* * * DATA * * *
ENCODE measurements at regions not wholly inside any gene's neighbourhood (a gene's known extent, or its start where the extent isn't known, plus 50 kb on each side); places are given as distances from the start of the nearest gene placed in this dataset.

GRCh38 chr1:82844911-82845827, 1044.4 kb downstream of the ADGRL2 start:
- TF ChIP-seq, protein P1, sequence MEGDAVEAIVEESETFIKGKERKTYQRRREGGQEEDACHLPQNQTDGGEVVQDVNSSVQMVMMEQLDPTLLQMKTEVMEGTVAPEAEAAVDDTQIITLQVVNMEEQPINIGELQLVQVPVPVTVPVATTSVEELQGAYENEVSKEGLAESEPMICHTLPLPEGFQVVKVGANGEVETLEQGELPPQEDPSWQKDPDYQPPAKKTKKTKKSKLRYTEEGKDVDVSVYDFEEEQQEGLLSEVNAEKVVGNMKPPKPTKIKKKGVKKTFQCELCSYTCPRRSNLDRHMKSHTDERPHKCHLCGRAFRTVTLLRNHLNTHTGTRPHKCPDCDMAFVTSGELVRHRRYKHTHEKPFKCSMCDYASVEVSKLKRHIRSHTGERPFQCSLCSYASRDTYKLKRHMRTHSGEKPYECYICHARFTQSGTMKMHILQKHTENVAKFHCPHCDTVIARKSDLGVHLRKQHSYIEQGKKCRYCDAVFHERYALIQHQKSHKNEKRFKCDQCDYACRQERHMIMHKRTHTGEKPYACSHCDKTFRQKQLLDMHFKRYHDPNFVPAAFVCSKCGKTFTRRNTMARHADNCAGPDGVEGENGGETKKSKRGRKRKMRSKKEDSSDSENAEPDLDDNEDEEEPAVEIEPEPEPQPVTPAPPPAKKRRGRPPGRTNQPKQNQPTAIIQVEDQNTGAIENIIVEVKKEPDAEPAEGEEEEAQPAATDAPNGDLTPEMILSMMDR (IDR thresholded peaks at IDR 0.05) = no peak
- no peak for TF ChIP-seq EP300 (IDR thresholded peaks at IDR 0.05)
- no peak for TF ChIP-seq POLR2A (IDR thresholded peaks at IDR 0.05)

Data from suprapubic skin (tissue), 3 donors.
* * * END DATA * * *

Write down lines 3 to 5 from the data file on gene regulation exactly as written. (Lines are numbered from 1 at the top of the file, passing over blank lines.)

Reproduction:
- TF ChIP-seq, protein P1, sequence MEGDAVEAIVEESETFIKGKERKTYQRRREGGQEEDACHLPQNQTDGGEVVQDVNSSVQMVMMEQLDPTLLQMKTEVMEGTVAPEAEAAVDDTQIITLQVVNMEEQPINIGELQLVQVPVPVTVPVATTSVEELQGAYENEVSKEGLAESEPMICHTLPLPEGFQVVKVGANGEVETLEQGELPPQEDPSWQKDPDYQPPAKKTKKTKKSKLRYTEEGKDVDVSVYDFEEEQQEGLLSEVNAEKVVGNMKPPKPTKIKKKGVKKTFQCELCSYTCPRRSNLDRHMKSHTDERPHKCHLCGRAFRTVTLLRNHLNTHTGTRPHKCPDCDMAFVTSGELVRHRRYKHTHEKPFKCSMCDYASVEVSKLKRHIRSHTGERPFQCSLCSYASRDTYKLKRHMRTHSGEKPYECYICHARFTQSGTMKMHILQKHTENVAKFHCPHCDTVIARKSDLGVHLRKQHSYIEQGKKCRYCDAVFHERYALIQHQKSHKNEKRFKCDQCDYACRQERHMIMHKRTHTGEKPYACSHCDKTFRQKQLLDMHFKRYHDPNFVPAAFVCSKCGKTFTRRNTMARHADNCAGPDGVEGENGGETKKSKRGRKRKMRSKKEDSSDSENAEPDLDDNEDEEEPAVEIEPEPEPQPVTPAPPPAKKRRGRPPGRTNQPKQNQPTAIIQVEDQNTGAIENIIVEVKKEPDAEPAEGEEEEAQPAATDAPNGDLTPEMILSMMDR (IDR thresholded peaks at IDR 0.05) = no peak
- no peak for TF ChIP-seq EP300 (IDR thresholded peaks at IDR 0.05)
- no peak for TF ChIP-seq POLR2A (IDR thresholded peaks at IDR 0.05)